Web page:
It was a weekend of firsts for me. The first time I shot two deer in one day, the first time I watched one drop right in my scope, and my very first antlered buck. I love memories like this one and I hope to make many more in the years to come.

Tuesday, November 9, 2010

Dear Branches, You Suck

Saturday morning's hunt rolled around and Tim and I were up early and ready to go. Well, early enough. I got off work late on Friday and we got out to the cottage really late. Three hours of sleep was all we had until that alarm clock was blaring us awake and we were dragging our butts out of bed into the freezing cold cottage, no time to bother with a fire the night before. Quick coffees and some disgruntled conversation I don't remember and we were off.

We headed to a spot we hadn't hunted yet this year to try something different. Tim was going to do some rattling and calling for me and I was supposed to do the shooting. We parked the truck and headed into our 'spot' which we hadn't really picked yet. We had been in the area before and knew there was fairly open country spotted with clumps of low brush throughout. No place for a tree stand so we opted for a ground blind set up for the both of us. We got onto a heavy deer trail that led to another trail at a sort of open cross road. Tim asked what I thought of one spot where we would only have bush behind us and on our right side. We almost set up there but I decided at the last minute I wanted to be on the other side of the right hand bush, which would give me shots at both the cross road trails. The spot I picked had bush behind us and on both sides. We put the ground blind across the front of the mini clearing where there was no bush. I could stand and easily shoot over it. So there we sat on our little stools waiting a while before Tim started his calls.

We were not using an actual 'call' as Tim is pretty good at doing voice calls, but we cut an old rack of Tim's to rattle with. He did some grunts and some doe bleats followed by some rattling and more grunts. Minutes after and out of nowhere we both heard and then immediately saw an animal approaching to our right. My first thought was that it was a small deer but it didn't look right for a deer. I examined it the best I could through the thick bush where it was traveling, angling behind us. It was something I had never seen before, a cat of some kind. I had seen cat tracks around earlier this year but I wasn't sure if they were bobcat or lynx or even cougar as there had been rumored sightings of one in the area. Tim told me it was a bobcat. It was a pretty neat thing to see. Shut the squirrels up for a few minutes too, which was a nice treat.

Tim and I were whispering back and forth about the bobcat for a little while and talking about the wind and 'I think I heard something over there' and 'It was just a squirrel', while we both continued to scan for animals. I was looking somewhere way off to the right almost behind us when Tim suddenly whispered 'Here comes one, big buck, BIG  BUCK!' I whipped my head around and there in front of us, a little to the right of our blind, in trotted the biggest buck I could ever dream of seeing in my life. I couldn't make out his whole rack but the main beams were incredibly thick. This boy was about fourty yards in front of us but not on the trail we had expected to see deer on. He was behind the trail in a scraggly clump of brush. He was no fool. He slowed to a walk within the clump making his way broadside in front of us from right to left, always behind branches and bush. I, having picked the three sided spot, was peering through my side of the bush, when he stopped in what would have been an opening if I wasn't behind a bush myself. He stared directly at our blind for what seemed like an eternity to my half crouched legs and quivering body. Arrow knocked and release clipped to the string I was waiting, just hoping for any kind of shot opportunity to present itself. As he stood staring at us I realized this buck had the body of a bloody cow. He was enormous in every sense and I wish I had a picture to prove I am not exaggerating. We were downwind and he eventually decided that there was nothing worth looking at and continued to walk. I was still looking at him through that cursed bush I was so sure I wanted to be behind earlier. Tim let out another grunt that stopped the buck in his tracks. I was now staring at a perfect thirty to thirty five yard broadside shot between two saplings a foot in front of me. The only problem was that there were several branches crossing horizontally between the saplings. Questions flooded my brain. Could I shoot through the branches? How soon would my arrow begin to arc? What happens if I hit a branch right in front of my face? Will my arrow ricochet back at me? Can I shoot from the half crouch/kneel I would have to be in to be at the right height? My arm was in spasms as I, over and over, went to tug my string back then changed my mind. Time ran out and the buck walked on. Tim tried a doe bleat which surprisingly turned the buck right around! Right around back onto the same bushy trail he had entered on. He did not stop again and walked straight out of our sight leaving us in awe of what had just happened. I was looking around like an idiot repeatedly whisper-asking Tim 'What should I do now? Should I go after him? Can you call him back?' He told me I could try going after him, which I wasn't sure if I should do or not since we had avoided spooking him thus far. Excitement and curiosity got the better of me and I snuck out of our blind up towards where he had just gone only seconds before. I made it about thirty yards from our blind when I briefly saw him walking through thick bush. As quickly as I had caught sight of him, he was gone, like a ghost. Just gone. I never saw him again even though I continued to sneak in the direction he had gone. I still don't think I spooked him. I found a scrape and a rub a little ways farther up the bit of ridge I had walked up. I was checking those out a bit and thought I had made enough noise that I didn't need to bother being so sneaky going back down. I walked right back down onto another deer at the crossroad which I could only identify by it's big white butt springing away from me. Man oh man! Tim had heard me coming and watched that whole stunt happen, armed with nothing but rattling horns. Shit.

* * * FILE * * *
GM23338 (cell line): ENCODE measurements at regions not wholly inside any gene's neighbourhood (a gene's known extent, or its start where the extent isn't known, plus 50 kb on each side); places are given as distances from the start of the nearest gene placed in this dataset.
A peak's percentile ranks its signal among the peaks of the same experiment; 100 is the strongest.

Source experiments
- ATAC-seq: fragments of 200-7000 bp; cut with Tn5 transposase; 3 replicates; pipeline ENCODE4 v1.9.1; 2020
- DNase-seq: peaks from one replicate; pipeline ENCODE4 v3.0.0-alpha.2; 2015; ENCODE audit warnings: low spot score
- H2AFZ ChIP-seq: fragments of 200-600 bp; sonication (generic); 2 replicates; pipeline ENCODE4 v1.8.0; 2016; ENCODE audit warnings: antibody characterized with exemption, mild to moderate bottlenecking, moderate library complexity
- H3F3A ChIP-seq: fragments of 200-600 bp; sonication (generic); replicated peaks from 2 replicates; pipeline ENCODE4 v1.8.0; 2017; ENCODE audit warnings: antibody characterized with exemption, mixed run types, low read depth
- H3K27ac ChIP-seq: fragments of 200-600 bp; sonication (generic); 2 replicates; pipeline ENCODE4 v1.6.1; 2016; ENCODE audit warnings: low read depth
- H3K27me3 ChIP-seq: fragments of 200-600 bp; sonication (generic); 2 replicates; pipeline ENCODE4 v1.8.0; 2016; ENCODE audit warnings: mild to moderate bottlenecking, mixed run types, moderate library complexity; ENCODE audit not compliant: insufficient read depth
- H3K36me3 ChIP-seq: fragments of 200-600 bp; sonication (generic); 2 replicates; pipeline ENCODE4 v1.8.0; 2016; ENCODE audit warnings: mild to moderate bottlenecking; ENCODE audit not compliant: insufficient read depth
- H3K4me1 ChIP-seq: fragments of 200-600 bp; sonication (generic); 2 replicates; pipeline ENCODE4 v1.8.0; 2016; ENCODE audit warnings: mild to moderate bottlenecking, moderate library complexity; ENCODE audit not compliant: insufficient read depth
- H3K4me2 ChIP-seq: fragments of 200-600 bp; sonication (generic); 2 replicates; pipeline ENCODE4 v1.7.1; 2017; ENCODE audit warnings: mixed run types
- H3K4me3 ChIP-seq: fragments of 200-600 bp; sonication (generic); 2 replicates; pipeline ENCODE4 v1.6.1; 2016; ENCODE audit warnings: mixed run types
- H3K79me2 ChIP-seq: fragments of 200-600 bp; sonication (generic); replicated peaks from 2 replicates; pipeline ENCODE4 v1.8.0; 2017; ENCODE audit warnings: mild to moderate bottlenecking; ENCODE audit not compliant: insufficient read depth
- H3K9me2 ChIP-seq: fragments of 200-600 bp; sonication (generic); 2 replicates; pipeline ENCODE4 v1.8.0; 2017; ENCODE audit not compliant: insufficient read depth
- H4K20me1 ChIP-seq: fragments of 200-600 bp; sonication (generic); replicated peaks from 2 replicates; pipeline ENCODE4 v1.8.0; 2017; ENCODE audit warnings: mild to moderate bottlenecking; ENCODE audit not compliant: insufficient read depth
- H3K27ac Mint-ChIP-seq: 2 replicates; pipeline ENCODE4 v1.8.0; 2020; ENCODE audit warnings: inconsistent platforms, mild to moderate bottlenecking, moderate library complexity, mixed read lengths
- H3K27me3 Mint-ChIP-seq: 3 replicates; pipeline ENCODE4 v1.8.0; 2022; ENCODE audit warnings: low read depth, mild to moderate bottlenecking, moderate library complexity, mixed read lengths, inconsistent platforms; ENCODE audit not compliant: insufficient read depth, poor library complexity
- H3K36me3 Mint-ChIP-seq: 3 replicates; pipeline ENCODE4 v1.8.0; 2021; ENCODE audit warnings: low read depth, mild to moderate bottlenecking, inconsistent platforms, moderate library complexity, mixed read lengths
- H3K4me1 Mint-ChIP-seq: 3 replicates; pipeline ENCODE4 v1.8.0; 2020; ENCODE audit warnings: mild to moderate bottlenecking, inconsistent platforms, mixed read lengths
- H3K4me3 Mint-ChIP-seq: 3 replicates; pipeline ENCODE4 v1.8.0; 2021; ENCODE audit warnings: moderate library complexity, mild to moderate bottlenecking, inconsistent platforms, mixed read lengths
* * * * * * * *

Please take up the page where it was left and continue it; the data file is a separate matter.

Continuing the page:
He informed me that it was a nice three by three buck. I just threw my arms up in disbelief and laughed. We sat a little while longer with no further sightings, packed up and left. We had a few more sightings the rest of the weekend but ultimately had to come home Sunday empty handed. I couldn't think of anything but that buck for the rest of the weekend and continue to think about it now. What an amazing thing to see even though I didn't bring him home. Tim is sure he shot at the same buck last year in the same area. He had used his 7mm rifle and hit a tiny twig in front of the deer, ricocheting his bullet into a fallen, dead tree behind the buck.

As much as I have analyzed and re-analyzed this scenario over and over and over in my head I realize it would have been extremely lucky for a second year bow hunter like myself to have brought this deer home. When I think about it now, I think I could have made the shot through the branches. In fact, I know I could have. I thought of the chronograph I have shot through at the range and the opening I shot through on that was much smaller than the opening between the branches. But I didn't make the shot. As much as I am still kicking myself, I realize that this is all part of the learning curve. I feel good that I didn't just shoot when I was unsure at the time. This is how mistakes happen. If you have read my previous posts you know that I have shot and lost deer and that I do not want to do this again. I will not make a shot again that I am unsure of. I give this buck complete credit in outsmarting me. They don't make it that far in their lives by being stupid.

You win buck. Until we meet again. And branches, you suck.